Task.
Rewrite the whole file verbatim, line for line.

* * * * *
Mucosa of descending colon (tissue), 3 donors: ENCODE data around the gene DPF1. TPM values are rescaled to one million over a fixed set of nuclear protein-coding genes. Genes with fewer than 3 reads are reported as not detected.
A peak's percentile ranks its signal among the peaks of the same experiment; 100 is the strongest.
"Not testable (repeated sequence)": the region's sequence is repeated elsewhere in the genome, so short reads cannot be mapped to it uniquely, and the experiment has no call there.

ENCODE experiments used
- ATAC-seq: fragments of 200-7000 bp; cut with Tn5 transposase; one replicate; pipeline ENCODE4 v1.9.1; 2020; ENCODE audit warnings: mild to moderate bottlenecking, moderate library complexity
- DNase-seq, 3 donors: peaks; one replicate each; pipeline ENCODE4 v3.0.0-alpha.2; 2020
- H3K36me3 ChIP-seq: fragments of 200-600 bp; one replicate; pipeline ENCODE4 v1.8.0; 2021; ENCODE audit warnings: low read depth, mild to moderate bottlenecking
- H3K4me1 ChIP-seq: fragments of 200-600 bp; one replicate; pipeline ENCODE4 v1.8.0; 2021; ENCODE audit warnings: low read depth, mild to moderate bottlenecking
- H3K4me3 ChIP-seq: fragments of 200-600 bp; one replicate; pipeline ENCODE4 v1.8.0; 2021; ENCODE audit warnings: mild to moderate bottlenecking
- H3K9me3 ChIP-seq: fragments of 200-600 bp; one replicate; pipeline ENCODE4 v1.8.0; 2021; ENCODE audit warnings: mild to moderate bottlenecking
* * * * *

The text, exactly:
Mucosa of descending colon (tissue), 3 donors: ENCODE data around the gene DPF1. TPM values are rescaled to one million over a fixed set of nuclear protein-coding genes. Genes with fewer than 3 reads are reported as not detected.
A peak's percentile ranks its signal among the peaks of the same experiment; 100 is the strongest.
"Not testable (repeated sequence)": the region's sequence is repeated elsewhere in the genome, so short reads cannot be mapped to it uniquely, and the experiment has no call there.

ENCODE experiments used
- ATAC-seq: fragments of 200-7000 bp; cut with Tn5 transposase; one replicate; pipeline ENCODE4 v1.9.1; 2020; ENCODE audit warnings: mild to moderate bottlenecking, moderate library complexity
- DNase-seq, 3 donors: peaks; one replicate each; pipeline ENCODE4 v3.0.0-alpha.2; 2020
- H3K36me3 ChIP-seq: fragments of 200-600 bp; one replicate; pipeline ENCODE4 v1.8.0; 2021; ENCODE audit warnings: low read depth, mild to moderate bottlenecking
- H3K4me1 ChIP-seq: fragments of 200-600 bp; one replicate; pipeline ENCODE4 v1.8.0; 2021; ENCODE audit warnings: low read depth, mild to moderate bottlenecking
- H3K4me3 ChIP-seq: fragments of 200-600 bp; one replicate; pipeline ENCODE4 v1.8.0; 2021; ENCODE audit warnings: mild to moderate bottlenecking
- H3K9me3 ChIP-seq: fragments of 200-600 bp; one replicate; pipeline ENCODE4 v1.8.0; 2021; ENCODE audit warnings: mild to moderate bottlenecking